With two coronavirus vaccines under emergency review by the Food and Drug Administration, the nation’s attention is turning to who will get the vaccine first and when.

A big question remains: Will Americans be required to get vaccinated?

For some, the short answer is yes, public health and legal experts say. But a mandate is not likely anytime soon, and likely not to come from the federal government. Instead, employers and states may condition return or access to workplaces, schools and colleges upon getting the vaccine and mandate it once the FDA issues full approval, potentially months later.

“It’s much more likely that a private organization or company will require you to be vaccinated to get certain access to places,” said Arthur Caplan, a professor of bioethics at the NYU Grossman School of Medicine. “People worry about the president, governor, or county executive telling them what to do. I don’t think that’s going to happen.”

At an August town hall hosted by Healthline, Dr. Anthony Fauci, director of the National Institute of Allergy and Infectious Diseases, said the vaccine won’t be mandatory in the U.S. “I don’t think you’ll ever see a mandating of vaccine, particularly for the general public,” Fauci said. “If someone refuses the vaccine in the general public, then there’s nothing you can do about that. You cannot force someone to take a vaccine.”

And on Friday, Presidentelect Joe Biden told reporters that he would not make vaccinations mandatory. “But I would do everything in my power – just like I don’t think masks have to be made mandatory nationwide – I’ll do everything in my power as president of the United States to encourage people to do the right thing,” Biden said.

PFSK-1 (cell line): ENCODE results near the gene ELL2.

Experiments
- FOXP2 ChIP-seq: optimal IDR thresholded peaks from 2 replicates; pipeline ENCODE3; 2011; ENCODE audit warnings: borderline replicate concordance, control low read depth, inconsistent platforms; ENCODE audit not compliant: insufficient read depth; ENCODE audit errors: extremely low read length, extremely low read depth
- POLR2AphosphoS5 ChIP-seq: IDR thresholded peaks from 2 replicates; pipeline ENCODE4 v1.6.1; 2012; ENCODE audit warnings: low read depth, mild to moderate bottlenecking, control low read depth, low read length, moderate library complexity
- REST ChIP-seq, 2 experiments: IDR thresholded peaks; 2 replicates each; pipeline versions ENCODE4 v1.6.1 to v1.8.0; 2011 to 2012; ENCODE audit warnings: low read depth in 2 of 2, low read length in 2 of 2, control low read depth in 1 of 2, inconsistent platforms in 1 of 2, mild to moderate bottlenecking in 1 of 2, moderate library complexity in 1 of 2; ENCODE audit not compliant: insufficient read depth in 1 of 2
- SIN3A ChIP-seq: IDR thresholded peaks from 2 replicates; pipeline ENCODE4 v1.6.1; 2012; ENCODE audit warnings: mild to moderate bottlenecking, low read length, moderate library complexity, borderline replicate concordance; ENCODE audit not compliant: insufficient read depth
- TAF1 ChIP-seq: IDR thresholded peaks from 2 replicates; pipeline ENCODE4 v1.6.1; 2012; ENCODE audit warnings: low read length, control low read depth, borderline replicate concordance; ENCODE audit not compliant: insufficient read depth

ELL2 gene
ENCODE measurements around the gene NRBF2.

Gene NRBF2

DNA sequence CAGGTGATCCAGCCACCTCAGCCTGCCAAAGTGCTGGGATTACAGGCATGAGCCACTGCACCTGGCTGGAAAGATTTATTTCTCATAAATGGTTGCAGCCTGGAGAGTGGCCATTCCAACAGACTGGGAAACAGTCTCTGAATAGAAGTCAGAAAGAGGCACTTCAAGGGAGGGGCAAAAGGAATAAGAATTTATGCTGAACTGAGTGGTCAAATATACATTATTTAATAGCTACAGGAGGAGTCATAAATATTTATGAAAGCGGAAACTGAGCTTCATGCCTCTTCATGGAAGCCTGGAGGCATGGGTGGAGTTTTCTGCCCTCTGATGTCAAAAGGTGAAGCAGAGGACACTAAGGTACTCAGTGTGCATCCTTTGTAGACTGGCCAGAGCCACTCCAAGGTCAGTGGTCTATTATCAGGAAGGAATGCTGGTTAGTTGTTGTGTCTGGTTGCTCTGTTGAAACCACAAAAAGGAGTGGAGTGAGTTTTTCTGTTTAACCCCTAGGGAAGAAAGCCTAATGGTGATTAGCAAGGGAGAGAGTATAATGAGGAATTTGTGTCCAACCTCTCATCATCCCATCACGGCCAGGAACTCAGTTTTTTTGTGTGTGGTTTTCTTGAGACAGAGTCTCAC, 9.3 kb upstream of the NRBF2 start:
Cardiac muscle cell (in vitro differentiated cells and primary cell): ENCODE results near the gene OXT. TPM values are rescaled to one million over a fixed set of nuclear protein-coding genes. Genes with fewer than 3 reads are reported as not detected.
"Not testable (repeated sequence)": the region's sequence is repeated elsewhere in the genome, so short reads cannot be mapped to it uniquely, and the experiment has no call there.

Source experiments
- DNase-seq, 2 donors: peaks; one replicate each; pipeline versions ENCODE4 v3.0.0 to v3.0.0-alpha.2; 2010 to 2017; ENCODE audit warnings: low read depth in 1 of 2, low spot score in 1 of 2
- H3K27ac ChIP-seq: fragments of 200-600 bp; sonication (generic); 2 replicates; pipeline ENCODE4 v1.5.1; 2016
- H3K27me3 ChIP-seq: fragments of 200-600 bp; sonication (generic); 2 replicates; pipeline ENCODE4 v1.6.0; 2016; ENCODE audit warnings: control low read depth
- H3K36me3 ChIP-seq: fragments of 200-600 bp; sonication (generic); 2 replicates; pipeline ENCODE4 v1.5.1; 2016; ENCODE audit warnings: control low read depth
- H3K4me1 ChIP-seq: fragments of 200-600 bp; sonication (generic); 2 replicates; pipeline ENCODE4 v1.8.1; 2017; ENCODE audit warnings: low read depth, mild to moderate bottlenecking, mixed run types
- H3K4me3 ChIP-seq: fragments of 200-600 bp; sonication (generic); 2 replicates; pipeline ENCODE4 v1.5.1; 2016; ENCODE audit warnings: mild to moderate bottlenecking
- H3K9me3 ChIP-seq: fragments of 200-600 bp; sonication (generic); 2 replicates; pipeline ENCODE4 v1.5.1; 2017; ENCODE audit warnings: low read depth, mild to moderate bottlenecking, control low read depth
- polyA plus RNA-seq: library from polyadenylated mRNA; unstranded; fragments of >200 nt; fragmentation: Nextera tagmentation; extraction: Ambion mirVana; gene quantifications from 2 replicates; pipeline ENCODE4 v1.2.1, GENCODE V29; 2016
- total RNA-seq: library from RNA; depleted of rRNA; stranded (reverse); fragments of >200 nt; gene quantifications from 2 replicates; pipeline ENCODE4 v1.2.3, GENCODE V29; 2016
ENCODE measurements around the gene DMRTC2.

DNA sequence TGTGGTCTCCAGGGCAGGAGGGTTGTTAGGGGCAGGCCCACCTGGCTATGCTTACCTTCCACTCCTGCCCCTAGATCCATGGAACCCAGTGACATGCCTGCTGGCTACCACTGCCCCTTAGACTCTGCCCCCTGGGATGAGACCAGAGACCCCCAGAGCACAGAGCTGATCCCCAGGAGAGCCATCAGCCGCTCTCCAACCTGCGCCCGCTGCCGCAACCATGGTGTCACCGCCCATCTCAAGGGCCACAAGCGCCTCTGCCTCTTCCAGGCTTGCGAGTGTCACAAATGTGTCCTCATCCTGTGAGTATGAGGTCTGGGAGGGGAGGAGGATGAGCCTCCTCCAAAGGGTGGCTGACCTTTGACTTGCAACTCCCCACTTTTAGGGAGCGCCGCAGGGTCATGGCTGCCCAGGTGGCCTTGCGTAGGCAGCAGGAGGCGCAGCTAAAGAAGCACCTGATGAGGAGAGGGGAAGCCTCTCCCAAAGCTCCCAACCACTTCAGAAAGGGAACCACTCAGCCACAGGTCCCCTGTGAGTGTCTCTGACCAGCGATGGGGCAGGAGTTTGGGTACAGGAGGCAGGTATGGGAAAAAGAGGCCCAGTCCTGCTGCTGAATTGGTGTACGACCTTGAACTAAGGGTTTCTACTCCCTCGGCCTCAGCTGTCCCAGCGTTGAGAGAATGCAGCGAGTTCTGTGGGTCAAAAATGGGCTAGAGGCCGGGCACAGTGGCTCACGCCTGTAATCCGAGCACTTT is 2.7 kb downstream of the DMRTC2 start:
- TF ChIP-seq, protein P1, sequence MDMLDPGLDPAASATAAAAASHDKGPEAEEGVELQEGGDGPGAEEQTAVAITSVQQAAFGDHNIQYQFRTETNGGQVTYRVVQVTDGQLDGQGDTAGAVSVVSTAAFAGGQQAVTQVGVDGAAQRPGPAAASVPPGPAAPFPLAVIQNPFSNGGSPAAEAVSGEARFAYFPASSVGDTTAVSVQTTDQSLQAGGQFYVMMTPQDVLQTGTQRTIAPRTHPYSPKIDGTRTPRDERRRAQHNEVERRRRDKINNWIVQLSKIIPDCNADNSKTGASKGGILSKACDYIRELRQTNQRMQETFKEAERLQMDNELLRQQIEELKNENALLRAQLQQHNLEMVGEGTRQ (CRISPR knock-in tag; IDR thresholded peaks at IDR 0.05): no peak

Historically, states have had the power to mandate vaccinations. In 1905, as smallpox was spreading through Massachusetts, the Supreme Court upheld the authority of states to enforce compulsory vaccination laws in the case of Jacobson v. Commonwealth of Massachusetts.

“There’s a long history in our constitution that permits the state to act for public health and safety, and that has always included vaccination,” said Lawrence Gostin, director of the O’Neill Institute for National and Global Health Law at Georgetown University.

“But although they have the power, I think it will be very unlikely that they will exercise that power,” he said. “They would be fearful of causing a backlash and politicizing the vaccine.”

It’s more likely that vaccination requirementswill play out as they have in the past. Once fully approved by the FDA, a vaccine may eventually be required for children in public and private schools and daycare settings, for college and university students, and for some health care workers and patients, Gostin said.

All 50 states and Washington, D.C., have laws requiring certain vaccines for students, and exemptions vary by state. All states grant exemptions to children for medical reasons, 45 states grant religious exemptions, and 15 allow philosophical exemptions for those who object to immunizations because of personal, moral or other beliefs, according to the National Conference of Legislatures.

Health care facilities across the country are increasingly requiring health care workers to be vaccinated against various diseases, and some facilities are adding these requirements due to mandates in state statutes and regulations, according to the CDC.

When it comes to the flu, 24states have flu vaccination requirements for long-term care facility health care workers, and 32 have them for long-term care facility patients, according to the CDC. As of 2016, 18 states had flu vaccination requirements for hospital health care workers.

Other employers also require certain vaccinations.

“Will the general public be required to get it? That’s highly unlikely. That’s not the American tradition or culture,” said Peter Meyers, professor emeritus at the George Washington University law school and former director of the school’s vaccine injury litigation clinic. “We recommend it. We make it as easy as possible to get it. We make it free. If enough people take it, we’ll have herd immunity.”

Nurse Practitioner Gabriela Huyke prepares for medical examination of a volunteer for the COVID-19 vaccine study at the Research Centers of America on Aug. 13 in Hollywood, Fla.

Be seeing you